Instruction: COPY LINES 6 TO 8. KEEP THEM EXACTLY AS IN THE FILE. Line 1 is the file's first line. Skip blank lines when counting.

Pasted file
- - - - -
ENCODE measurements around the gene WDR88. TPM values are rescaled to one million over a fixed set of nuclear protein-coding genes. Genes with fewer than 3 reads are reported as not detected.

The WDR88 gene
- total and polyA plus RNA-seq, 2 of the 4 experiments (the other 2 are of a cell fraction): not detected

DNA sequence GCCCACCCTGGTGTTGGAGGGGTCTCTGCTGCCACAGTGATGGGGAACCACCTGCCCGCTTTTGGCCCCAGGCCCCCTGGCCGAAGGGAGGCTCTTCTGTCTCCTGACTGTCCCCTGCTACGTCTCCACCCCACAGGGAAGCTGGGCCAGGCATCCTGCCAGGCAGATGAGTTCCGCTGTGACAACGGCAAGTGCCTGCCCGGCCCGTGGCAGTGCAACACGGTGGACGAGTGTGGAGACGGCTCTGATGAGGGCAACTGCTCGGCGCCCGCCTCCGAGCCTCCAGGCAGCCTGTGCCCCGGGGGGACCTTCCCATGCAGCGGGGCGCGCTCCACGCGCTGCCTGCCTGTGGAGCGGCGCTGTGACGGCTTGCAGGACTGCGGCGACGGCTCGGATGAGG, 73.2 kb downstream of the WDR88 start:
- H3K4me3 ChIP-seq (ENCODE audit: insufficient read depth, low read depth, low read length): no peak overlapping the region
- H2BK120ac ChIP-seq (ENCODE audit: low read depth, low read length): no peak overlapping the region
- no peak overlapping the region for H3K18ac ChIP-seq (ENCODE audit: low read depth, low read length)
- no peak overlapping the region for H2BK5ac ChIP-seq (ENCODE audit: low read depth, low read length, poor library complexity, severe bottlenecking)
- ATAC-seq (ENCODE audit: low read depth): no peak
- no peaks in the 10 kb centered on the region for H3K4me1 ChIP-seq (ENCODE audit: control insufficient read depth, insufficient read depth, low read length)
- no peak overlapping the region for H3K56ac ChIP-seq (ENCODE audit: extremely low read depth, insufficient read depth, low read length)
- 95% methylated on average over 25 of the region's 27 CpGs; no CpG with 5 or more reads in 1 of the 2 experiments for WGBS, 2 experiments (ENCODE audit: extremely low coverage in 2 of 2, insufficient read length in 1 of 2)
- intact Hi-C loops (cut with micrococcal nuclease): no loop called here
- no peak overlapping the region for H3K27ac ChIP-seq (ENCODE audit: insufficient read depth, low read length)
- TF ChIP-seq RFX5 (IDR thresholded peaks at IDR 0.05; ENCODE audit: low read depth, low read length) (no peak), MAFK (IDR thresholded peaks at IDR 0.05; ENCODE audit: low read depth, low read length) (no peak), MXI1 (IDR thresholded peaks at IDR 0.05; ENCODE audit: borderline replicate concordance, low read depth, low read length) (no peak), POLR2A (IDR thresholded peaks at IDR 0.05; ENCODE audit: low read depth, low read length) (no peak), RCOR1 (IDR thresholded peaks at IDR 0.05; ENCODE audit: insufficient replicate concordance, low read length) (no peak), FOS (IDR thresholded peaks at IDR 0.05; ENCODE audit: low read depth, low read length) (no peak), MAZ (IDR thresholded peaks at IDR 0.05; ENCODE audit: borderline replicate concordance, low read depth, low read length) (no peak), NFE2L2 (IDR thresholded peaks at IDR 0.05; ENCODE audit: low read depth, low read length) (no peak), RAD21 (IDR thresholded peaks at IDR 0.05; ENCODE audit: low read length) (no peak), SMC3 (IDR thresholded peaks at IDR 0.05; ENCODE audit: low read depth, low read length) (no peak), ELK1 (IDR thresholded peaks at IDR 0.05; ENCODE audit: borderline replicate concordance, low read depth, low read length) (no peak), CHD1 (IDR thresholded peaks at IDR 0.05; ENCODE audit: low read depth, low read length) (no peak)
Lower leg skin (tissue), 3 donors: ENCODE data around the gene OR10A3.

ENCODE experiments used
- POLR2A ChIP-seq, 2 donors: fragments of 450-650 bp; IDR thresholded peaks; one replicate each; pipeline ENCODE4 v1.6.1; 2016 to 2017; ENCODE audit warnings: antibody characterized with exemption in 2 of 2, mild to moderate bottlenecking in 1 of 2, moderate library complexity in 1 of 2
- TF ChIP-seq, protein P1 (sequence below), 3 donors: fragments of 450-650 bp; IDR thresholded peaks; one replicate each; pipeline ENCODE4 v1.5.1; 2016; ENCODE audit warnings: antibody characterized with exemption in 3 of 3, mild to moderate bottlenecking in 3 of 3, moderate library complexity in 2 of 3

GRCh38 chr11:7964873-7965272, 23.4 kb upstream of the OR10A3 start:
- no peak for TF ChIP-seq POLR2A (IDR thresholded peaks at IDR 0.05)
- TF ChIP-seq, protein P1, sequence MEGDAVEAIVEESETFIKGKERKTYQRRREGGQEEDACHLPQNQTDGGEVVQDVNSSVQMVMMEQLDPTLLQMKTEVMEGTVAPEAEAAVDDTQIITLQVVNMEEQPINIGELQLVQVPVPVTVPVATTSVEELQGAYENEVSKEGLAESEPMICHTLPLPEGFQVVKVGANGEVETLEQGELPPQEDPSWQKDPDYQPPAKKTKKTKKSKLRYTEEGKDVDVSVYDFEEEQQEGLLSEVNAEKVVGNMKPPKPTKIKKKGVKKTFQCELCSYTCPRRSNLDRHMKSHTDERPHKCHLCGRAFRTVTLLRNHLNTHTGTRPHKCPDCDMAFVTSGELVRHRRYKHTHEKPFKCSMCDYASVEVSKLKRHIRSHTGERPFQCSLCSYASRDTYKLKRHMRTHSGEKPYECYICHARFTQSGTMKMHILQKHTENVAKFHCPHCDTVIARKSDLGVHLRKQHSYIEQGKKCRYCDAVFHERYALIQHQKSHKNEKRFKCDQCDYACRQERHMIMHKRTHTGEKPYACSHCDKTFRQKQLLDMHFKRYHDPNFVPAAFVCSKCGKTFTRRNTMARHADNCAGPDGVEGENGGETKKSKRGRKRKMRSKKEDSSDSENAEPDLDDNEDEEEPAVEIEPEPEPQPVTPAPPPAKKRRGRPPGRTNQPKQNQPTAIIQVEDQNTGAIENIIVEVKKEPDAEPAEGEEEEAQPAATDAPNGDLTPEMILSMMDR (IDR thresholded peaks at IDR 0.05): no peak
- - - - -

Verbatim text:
- H2BK120ac ChIP-seq (ENCODE audit: low read depth, low read length): no peak overlapping the region
- no peak overlapping the region for H3K18ac ChIP-seq (ENCODE audit: low read depth, low read length)
- no peak overlapping the region for H2BK5ac ChIP-seq (ENCODE audit: low read depth, low read length, poor library complexity, severe bottlenecking)